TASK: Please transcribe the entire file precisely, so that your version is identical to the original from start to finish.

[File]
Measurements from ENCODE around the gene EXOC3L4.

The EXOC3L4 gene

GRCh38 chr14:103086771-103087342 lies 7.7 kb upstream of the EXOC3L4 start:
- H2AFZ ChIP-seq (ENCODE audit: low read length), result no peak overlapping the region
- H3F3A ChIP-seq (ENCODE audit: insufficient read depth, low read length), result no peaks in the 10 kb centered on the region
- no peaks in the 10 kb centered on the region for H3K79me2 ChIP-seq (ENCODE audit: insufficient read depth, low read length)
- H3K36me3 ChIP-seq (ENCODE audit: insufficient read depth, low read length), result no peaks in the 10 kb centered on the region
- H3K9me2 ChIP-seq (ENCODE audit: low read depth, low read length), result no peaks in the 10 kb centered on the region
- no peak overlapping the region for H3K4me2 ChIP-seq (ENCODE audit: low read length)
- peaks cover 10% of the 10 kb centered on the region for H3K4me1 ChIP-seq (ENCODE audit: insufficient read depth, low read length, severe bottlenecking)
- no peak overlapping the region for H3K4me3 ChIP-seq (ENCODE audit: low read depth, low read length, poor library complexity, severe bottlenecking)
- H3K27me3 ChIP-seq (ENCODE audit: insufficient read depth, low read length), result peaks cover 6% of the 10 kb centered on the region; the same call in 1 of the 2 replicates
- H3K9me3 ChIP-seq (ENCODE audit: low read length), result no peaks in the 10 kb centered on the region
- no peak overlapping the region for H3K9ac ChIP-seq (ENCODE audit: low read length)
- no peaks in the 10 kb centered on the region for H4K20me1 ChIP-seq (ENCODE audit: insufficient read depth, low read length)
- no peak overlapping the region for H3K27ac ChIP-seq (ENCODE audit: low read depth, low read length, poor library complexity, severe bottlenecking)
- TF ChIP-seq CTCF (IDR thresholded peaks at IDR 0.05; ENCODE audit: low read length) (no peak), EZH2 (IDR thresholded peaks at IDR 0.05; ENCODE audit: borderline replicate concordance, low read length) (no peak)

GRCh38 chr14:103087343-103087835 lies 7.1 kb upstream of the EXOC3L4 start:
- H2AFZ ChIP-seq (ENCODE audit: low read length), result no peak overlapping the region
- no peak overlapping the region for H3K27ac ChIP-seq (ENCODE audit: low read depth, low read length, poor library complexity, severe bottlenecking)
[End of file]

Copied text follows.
Measurements from ENCODE around the gene EXOC3L4.

The EXOC3L4 gene

GRCh38 chr14:103086771-103087342 lies 7.7 kb upstream of the EXOC3L4 start:
- H2AFZ ChIP-seq (ENCODE audit: low read length), result no peak overlapping the region
- H3F3A ChIP-seq (ENCODE audit: insufficient read depth, low read length), result no peaks in the 10 kb centered on the region
- no peaks in the 10 kb centered on the region for H3K79me2 ChIP-seq (ENCODE audit: insufficient read depth, low read length)
- H3K36me3 ChIP-seq (ENCODE audit: insufficient read depth, low read length), result no peaks in the 10 kb centered on the region
- H3K9me2 ChIP-seq (ENCODE audit: low read depth, low read length), result no peaks in the 10 kb centered on the region
- no peak overlapping the region for H3K4me2 ChIP-seq (ENCODE audit: low read length)
- peaks cover 10% of the 10 kb centered on the region for H3K4me1 ChIP-seq (ENCODE audit: insufficient read depth, low read length, severe bottlenecking)
- no peak overlapping the region for H3K4me3 ChIP-seq (ENCODE audit: low read depth, low read length, poor library complexity, severe bottlenecking)
- H3K27me3 ChIP-seq (ENCODE audit: insufficient read depth, low read length), result peaks cover 6% of the 10 kb centered on the region; the same call in 1 of the 2 replicates
- H3K9me3 ChIP-seq (ENCODE audit: low read length), result no peaks in the 10 kb centered on the region
- no peak overlapping the region for H3K9ac ChIP-seq (ENCODE audit: low read length)
- no peaks in the 10 kb centered on the region for H4K20me1 ChIP-seq (ENCODE audit: insufficient read depth, low read length)
- no peak overlapping the region for H3K27ac ChIP-seq (ENCODE audit: low read depth, low read length, poor library complexity, severe bottlenecking)
- TF ChIP-seq CTCF (IDR thresholded peaks at IDR 0.05; ENCODE audit: low read length) (no peak), EZH2 (IDR thresholded peaks at IDR 0.05; ENCODE audit: borderline replicate concordance, low read length) (no peak)

GRCh38 chr14:103087343-103087835 lies 7.1 kb upstream of the EXOC3L4 start:
- H2AFZ ChIP-seq (ENCODE audit: low read length), result no peak overlapping the region
- no peak overlapping the region for H3K27ac ChIP-seq (ENCODE audit: low read depth, low read length, poor library complexity, severe bottlenecking)